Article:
The dynamics of social media are rather similar to real life: You don't want to be ignored when you decide to participate, you want to be accepted by the community, you want a place in that hierarchy, you want to be valued for your contributions, and you may even want a position where you are given power in the term that you may be the one people look to for aknowledgement and information.
The dynamics of social media - to put it in a real life Tanzanian context - could possibly be compared to what may take place during a tea break in the middle of a launch at Karimjee Hall (or maybe even the recent TedXDar or the BarCamp?).
Note the dynamics off the live stream: Who has got something to say others want to hear? Who comes to gently grab your hand, insist on conversation while conspiringly dragging you away from the crowd? Who is being applauded? Who sets themselves in a corner and goes 'yawn', boring' or 'that makes no point'? Who desperately wants a higher position and to be listened to, but somehow hasn't earned it yet?
Compare Yourself To Others
We count followers, blog readers and amounts of Facebook friends and likes. We compare ourselves to others. Our blogs are being rated in competitions. We look for specific people to react - a feedback from someone in a higher/ more interesting/ exotic position may have more value than 'the ordinary citizen'.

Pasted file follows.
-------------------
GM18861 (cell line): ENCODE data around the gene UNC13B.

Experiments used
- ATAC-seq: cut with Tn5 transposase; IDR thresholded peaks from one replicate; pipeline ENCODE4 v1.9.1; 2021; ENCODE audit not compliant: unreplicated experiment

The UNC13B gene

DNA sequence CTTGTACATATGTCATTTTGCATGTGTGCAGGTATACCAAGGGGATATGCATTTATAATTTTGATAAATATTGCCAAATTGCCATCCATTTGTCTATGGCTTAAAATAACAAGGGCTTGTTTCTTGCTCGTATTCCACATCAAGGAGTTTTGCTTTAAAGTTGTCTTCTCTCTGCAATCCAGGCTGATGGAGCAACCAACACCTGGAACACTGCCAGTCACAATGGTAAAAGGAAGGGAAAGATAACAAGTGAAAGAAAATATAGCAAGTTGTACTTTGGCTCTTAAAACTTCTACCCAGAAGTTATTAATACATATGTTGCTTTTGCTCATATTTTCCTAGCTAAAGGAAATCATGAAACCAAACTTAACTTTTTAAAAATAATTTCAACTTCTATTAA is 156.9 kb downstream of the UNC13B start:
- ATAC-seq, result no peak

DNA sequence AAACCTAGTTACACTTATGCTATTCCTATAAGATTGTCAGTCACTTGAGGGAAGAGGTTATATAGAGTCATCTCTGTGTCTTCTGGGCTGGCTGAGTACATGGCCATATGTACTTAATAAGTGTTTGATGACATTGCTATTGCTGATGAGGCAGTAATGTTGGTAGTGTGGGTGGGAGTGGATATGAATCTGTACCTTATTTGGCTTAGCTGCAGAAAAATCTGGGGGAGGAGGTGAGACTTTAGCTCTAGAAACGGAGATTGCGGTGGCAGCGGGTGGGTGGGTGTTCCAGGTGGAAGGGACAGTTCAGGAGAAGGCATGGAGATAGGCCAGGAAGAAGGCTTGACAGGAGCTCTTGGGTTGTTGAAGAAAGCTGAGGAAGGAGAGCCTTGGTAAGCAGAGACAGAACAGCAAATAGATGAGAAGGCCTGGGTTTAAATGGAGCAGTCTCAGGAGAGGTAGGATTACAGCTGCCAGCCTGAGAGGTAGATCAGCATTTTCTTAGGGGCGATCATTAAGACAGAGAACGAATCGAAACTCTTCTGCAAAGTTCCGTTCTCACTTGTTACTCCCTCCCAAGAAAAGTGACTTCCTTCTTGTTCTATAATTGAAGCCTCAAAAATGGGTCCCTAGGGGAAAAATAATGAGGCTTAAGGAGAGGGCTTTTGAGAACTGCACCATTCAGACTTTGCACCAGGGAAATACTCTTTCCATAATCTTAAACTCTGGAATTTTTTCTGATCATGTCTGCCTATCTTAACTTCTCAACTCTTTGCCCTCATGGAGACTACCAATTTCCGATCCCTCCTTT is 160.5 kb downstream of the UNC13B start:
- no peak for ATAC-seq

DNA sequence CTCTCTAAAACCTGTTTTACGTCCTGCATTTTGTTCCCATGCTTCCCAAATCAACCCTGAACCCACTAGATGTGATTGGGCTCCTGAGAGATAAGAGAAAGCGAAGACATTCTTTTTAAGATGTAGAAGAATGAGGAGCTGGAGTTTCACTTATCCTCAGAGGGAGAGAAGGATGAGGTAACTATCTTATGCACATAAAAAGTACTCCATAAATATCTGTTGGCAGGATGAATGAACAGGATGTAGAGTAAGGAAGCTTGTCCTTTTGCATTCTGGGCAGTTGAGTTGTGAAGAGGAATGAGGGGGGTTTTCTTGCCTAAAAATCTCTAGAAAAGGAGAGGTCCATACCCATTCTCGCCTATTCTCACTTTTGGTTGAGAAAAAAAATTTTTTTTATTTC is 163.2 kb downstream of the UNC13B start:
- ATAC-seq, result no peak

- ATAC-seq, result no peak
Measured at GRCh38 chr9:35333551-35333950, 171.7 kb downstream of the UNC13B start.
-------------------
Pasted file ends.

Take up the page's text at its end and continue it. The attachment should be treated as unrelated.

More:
Yes, we do, and we often forget that quantity is only a tiny part of the truth. Like, it may in fact be much more important who we connect with, whose minds we rock, the amount of hearts we touch, and to what extent we are capable of running meaningful conversations which may have an impact beyond cyberspace.
But just as real life, that is terribly hard to put on display, so we may do as below:When President Kikwete entered Twitter, I for instance arrogantly noted 'Look, how come he has so few followers?' I later regretted my arrogance when shaking the man's hand at the Lake Tanganyika Investment Forum in October 2011. The man had in fact just delivered a great speech, so why should I think less of him because someone else appears to be handling his tweets? (I also realised Kikwete is the same age as my father, who would never ever touch social media).